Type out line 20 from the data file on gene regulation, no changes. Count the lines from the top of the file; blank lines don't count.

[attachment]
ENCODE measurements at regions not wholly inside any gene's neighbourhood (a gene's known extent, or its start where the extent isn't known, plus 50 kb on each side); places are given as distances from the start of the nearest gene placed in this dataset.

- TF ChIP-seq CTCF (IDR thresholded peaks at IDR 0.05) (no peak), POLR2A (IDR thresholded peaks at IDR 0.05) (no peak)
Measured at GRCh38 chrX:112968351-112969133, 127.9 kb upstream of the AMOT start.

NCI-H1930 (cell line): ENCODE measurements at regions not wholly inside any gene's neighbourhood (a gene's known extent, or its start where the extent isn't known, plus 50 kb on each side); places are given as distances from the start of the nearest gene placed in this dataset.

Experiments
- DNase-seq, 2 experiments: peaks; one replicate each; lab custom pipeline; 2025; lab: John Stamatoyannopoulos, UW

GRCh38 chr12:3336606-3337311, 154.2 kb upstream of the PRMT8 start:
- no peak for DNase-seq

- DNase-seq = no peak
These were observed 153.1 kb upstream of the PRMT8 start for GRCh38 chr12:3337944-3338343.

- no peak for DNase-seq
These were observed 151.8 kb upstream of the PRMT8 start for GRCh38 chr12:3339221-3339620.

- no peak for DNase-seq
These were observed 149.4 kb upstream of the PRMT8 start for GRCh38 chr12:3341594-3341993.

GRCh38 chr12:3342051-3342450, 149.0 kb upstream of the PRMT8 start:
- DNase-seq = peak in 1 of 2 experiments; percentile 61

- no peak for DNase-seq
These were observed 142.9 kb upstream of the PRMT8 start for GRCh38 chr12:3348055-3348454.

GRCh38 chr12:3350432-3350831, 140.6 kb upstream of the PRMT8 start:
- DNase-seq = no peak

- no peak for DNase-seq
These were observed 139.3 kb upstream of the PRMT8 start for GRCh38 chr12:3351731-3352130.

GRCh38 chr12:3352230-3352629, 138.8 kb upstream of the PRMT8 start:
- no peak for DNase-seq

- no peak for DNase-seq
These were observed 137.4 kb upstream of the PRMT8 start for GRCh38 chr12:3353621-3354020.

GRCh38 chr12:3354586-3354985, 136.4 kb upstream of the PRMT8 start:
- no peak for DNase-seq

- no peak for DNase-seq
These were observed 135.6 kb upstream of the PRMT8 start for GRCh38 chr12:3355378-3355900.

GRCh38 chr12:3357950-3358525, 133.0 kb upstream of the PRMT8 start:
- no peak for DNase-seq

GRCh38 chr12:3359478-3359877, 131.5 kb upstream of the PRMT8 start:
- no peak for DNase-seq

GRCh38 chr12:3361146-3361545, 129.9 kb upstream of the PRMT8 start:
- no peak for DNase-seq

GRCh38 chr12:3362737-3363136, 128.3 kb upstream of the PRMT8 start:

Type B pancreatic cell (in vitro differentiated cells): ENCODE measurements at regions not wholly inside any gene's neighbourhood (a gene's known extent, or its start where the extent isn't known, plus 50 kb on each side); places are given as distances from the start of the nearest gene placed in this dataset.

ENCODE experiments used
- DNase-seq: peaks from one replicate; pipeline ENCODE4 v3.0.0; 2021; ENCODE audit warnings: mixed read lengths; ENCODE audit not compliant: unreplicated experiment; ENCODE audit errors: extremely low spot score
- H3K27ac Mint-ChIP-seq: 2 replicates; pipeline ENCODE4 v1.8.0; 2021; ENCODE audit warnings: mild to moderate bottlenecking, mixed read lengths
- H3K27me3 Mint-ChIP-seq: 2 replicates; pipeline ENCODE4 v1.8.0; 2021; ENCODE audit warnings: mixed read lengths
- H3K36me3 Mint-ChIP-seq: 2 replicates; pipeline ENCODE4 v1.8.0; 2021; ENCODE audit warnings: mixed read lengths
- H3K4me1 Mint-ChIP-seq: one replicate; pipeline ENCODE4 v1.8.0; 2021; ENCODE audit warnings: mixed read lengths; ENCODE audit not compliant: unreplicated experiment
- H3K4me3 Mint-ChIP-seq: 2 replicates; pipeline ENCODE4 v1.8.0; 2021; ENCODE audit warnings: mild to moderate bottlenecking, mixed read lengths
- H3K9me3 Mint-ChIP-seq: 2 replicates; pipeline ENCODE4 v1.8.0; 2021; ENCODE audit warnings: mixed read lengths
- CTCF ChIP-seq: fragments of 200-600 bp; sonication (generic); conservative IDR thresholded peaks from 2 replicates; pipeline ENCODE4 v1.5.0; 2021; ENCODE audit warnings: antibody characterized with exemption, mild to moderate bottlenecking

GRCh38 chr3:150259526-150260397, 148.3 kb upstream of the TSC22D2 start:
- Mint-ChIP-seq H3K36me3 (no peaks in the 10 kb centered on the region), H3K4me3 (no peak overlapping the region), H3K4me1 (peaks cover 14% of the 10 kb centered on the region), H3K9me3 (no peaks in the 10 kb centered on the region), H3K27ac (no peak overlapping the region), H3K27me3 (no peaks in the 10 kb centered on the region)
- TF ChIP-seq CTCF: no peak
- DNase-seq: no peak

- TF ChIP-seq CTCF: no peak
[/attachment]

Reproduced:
- DNase-seq = no peak